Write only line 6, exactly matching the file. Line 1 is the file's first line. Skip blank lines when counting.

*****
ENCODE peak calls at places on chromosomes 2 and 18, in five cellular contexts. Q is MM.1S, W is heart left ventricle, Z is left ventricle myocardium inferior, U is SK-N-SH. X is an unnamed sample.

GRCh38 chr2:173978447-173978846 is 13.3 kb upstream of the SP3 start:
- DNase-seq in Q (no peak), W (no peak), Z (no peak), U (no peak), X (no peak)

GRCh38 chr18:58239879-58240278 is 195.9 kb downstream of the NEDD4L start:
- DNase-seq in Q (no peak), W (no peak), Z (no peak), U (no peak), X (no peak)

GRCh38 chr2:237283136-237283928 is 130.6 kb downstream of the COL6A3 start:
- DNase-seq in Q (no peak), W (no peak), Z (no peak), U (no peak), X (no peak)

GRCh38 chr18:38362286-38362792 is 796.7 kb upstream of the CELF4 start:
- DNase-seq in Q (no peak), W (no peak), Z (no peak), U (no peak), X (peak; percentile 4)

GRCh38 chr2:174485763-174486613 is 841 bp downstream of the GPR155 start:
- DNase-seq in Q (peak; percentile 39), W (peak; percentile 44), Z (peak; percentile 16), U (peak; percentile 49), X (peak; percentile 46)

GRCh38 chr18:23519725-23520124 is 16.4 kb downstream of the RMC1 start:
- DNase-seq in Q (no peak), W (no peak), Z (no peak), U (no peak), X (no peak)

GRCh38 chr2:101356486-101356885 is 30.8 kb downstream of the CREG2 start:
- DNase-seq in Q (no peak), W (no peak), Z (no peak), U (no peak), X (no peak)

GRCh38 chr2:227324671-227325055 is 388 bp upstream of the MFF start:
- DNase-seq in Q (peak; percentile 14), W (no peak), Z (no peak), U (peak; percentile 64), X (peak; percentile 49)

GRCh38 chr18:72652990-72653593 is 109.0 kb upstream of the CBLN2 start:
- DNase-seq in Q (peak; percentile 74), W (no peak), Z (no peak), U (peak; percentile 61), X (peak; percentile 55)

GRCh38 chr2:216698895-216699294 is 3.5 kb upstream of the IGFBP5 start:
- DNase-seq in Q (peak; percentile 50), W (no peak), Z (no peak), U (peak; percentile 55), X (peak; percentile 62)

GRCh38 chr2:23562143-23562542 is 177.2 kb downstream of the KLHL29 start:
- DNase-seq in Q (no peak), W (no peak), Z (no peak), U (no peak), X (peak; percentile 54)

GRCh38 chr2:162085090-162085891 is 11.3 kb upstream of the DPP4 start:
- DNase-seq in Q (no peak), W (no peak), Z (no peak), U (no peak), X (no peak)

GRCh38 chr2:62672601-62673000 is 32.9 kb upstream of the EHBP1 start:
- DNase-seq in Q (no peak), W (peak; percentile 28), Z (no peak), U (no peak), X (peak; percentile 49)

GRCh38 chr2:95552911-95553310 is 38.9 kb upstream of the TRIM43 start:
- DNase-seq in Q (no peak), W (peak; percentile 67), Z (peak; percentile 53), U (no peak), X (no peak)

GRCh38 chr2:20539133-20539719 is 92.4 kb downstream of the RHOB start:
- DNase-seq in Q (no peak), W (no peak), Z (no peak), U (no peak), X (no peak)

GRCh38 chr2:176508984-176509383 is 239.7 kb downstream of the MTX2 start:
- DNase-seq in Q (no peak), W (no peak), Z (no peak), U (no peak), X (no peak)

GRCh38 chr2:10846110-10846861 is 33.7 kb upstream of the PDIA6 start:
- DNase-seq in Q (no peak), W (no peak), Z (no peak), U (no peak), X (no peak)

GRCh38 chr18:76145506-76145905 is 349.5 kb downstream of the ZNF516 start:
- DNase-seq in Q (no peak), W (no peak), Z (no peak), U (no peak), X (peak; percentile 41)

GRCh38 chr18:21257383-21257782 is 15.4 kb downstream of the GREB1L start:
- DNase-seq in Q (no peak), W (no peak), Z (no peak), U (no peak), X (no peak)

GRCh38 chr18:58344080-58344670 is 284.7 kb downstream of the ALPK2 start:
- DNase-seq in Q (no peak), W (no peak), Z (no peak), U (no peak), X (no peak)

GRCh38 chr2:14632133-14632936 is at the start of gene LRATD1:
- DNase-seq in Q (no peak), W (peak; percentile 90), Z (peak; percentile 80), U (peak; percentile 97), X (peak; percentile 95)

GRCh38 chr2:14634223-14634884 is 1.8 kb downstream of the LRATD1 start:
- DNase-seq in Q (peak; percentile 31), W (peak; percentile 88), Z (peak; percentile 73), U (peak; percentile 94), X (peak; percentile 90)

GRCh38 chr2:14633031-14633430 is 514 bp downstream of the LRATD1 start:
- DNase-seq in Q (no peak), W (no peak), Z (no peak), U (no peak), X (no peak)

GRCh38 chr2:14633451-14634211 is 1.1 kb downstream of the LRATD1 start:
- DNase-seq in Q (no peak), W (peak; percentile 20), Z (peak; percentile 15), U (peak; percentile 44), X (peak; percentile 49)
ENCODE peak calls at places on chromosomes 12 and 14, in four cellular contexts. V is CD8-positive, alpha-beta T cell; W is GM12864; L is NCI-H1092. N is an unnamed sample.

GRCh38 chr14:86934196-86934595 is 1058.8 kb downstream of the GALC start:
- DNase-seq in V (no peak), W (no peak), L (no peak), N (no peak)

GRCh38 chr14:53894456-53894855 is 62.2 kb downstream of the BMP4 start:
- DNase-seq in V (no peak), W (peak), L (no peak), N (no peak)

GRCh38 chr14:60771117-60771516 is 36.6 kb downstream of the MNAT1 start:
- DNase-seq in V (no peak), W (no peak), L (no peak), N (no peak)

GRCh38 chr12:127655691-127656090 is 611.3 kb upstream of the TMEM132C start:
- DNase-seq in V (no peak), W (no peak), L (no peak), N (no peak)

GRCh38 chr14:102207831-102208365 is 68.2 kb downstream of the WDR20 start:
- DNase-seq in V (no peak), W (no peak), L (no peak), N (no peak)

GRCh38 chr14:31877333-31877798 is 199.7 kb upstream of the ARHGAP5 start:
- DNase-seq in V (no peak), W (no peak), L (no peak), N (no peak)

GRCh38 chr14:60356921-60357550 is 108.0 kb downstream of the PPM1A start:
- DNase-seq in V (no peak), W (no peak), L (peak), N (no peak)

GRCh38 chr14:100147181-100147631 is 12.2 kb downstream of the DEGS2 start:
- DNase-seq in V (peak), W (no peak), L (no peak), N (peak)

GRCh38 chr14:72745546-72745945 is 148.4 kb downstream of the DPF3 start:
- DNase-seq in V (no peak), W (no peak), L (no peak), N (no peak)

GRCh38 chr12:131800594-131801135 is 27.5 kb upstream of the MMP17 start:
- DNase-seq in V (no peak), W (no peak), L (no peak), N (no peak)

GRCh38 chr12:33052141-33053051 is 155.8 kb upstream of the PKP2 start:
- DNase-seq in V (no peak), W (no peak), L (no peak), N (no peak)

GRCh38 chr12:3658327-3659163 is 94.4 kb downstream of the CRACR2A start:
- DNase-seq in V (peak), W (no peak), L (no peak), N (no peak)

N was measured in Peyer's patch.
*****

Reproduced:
GRCh38 chr2:237283136-237283928 is 130.6 kb downstream of the COL6A3 start: